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Well-Versed

john kneisley

John Kneisley ’16  

Last year, award-winning poet John Kneisley ’16 presented original research at an international writing-center conference, and later he turned his presentation into an article for a professional writing newsletter. Kneisley recently received a grant to attend an additional professional conference this fall and will again present at an international conference in the spring. Here, he discusses his research, his passion for poetic verse, his versatile major and the satisfaction he derives from teaching others.

Major:

English.

Clubs, organizations and activities:

Writing Center (co-head tutor and writing associate) and men’s tennis team.

Honors and awards:

Dean’s List, 2014 Academy of American Poets Award (runner-up), 2015 Alice and F. Chapline Moorehead-Barbara Elder Timberlake Award and Alpha Lambda Delta Honor Society.

On choosing a major:

From the beginning, I knew I would major in one of the humanities. I loved to read, and I wanted time to think, discuss and write about what I read. However, I felt as though I could have majored in any humanities discipline, and I put off choosing one because I couldn’t decide. After talking to both professors and peers, I turned my problem into my solution: a major that provided access to all of the humanities and allowed for the most variety in topic exploration. I soon declared a major in English. Thanks to an arsenal of literary approaches, English majors can delve into any of the humanities, and even into some social sciences. I’m thankful for English’s breadth and depth, and the scholarly room it has given me to roam.

Favorite professor:

I have many, most of whom hail from the English department, but here I may only highlight a few. Besides staunchly supporting my academic and personal development, the following have imparted lifelong lessons. Professor [Susan] Feldman (philosophy) taught me that writing short is harder than writing long and imparted the value of concision; Professor [Wendy] Moffat (English) showed me how to stabilize myself within the whirlwind of James Joyce and, by extension, how to be a more patient and scrupulous reader; and [former] Professor [Andy] MacDonald (French) taught me that acting is a means of close reading and deepened my appreciation for French literature by letting me live it on a stage. I’m thankful for all of them—and for Dickinson’s size, which allows for close student-faculty relationships.

Post-Dickinson plans:

I would love to teach. I feel at home when I’m helping someone else to learn and think. Literature, composition and creative writing are the subjects I want to continue to live in. One of my dreams, which I hope to accomplish outside the classroom as well as in it, is to help people appreciate poetry more. It’s not for everyone, I know, but I think it has a lot to offer us even alongside (or within) contemporary media.

If I could have dinner with anyone, living or dead, it would be …

… my girlfriend.

Little-known talent:

I can juggle!

Biggest influences:

Two spring immediately to mind. First, my mom. Her Christian faith and work ethic inspire me to be a resilient and driven person, and I owe every success to her support. She also taught me how to look and how to listen, which are skills easily taken for granted and ones that have helped me reap more from life.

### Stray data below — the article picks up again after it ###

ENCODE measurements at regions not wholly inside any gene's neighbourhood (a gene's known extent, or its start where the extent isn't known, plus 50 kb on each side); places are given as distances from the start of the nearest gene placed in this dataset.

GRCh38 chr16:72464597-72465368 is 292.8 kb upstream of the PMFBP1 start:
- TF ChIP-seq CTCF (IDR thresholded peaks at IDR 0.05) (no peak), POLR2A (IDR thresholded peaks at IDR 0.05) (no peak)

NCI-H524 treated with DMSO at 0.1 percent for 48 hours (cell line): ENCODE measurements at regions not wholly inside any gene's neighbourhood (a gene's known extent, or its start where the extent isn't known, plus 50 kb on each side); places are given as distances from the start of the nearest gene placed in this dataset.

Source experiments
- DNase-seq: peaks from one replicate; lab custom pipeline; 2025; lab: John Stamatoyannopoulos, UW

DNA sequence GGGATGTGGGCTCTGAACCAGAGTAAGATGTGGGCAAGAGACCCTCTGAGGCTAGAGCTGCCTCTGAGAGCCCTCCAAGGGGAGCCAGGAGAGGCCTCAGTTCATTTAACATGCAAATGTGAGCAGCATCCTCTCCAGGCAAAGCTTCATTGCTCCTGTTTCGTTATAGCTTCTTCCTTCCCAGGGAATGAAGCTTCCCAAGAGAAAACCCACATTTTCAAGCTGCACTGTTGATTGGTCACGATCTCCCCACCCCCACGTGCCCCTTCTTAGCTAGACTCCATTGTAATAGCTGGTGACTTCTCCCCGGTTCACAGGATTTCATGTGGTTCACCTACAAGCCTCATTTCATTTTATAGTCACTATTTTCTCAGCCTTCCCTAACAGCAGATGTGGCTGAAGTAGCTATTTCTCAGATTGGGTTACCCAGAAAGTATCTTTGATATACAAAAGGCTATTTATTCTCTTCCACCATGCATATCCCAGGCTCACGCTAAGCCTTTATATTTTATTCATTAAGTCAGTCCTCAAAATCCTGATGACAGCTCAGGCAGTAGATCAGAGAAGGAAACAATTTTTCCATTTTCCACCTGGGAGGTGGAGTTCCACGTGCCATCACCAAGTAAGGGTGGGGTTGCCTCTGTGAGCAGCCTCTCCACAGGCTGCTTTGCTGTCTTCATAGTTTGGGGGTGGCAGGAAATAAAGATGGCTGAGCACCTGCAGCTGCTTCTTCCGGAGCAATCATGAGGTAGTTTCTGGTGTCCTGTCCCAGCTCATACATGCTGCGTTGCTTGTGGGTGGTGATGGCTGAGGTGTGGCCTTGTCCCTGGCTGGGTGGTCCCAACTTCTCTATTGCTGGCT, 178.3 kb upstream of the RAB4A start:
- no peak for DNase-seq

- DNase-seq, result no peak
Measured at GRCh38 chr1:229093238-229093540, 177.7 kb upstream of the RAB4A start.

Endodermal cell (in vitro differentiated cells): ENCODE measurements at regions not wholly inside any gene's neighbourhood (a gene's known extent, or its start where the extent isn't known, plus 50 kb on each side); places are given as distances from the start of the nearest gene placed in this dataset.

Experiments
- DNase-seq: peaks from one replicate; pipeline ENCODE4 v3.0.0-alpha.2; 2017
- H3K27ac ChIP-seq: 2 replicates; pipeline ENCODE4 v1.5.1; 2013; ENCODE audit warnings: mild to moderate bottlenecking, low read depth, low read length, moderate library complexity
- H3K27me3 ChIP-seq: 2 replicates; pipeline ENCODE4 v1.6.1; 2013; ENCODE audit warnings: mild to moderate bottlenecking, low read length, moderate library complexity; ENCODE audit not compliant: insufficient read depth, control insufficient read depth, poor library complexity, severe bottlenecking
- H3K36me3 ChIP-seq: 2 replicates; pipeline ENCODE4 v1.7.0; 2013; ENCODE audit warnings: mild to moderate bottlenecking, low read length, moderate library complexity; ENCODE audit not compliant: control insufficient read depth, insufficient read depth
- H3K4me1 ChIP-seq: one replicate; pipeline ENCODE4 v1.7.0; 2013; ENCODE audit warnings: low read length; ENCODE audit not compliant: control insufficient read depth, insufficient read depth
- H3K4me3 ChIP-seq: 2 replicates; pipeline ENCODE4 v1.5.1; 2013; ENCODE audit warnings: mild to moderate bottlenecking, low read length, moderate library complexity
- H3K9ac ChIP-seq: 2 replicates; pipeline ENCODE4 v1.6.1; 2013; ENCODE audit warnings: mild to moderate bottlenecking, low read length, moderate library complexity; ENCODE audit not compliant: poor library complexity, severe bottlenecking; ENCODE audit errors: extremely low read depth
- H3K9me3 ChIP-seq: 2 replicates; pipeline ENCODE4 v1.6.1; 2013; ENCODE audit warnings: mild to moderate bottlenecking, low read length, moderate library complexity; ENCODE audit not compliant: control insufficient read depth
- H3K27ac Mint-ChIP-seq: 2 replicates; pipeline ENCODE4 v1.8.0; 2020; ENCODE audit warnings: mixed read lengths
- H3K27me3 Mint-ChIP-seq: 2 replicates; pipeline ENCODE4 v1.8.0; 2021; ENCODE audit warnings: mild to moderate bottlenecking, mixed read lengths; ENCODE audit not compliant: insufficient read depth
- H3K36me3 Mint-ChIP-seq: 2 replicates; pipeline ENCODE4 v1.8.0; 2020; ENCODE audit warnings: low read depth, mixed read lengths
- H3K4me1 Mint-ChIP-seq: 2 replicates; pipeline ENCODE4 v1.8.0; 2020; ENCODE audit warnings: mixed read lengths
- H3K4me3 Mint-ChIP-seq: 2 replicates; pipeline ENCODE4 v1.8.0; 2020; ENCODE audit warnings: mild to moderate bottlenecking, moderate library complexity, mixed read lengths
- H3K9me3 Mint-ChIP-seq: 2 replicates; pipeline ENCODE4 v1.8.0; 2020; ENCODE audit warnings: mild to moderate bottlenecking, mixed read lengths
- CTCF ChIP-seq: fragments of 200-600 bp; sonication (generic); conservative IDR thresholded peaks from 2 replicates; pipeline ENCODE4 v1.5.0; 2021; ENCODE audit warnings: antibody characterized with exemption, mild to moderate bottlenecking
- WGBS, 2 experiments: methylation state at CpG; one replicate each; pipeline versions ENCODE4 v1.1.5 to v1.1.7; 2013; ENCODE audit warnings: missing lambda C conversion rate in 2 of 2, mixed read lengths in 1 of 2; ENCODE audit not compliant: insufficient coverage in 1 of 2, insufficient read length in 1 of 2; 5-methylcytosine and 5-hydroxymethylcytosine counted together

The second is my roommate, Kyle Liss ['16]. The depth of our conversations makes our room intellectually stimulating. I’m a better person because of his friendship and caring.

About my internship:

This summer I worked as a teaching assistant at the Johns Hopkins Center for Talented Youth (CTY). I helped teach a course on creative nonfiction to some of the most brilliant high-school minds I’ve ever met, and through my students, I learned more about myself as a teacher and writer. My instructor gave me the freedom to conduct my own lectures, lead discussions, invent writing assignments and participate in the extensive behind-the-scenes planning required for a successful class. Although the work was physically and mentally exhausting, I rarely saw it as stressful, because I felt so rewarded by my students’ growth. More than anything, CTY taught me that the act of teaching is often the greatest teacher, and that entering the profession requires the mindset of a student.

About my research:

I couldn’t have accomplished any of my Writing Center research without Lisa Wolff, who assists in the direction of our Writing Center. She’s been so willing to help me talk through and revise my work, and I’m honored to have her insight.

Last fall, I presented research at the IWCA/NCPTW conference in Florida and showed that most students ignore the center’s ability to assist with prewriting, which is any writing or thinking one does in preparation to draft. Most students schedule appointments to focus on drafts, yet the idea formulation that precedes the drafting stage is arguably more important. My conclusion was that the center has room to better fulfill its goal of assisting students with any stage of the writing process, and not just the drafting stage. I have recently submitted this research as a paper to Writing Lab Newsletter and included solutions to the issue it exposes.

My main solution is to train tutors to assist students with critical reading. Often students’ drafts suffer not from problems with their writing, but from problems with their reading comprehension or prior literary analysis. Tutoring methodology largely ignores critical reading assistance yet could easily be expanded to include it. This fall, I will pursue the idea of critical reading assistance by means of a grant from the Naylor Workshop for Undergraduate Research in Writing Studies at York College, and I will later present on it at the 2015 IWCA conference in Pittsburgh.

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Published August 10, 2015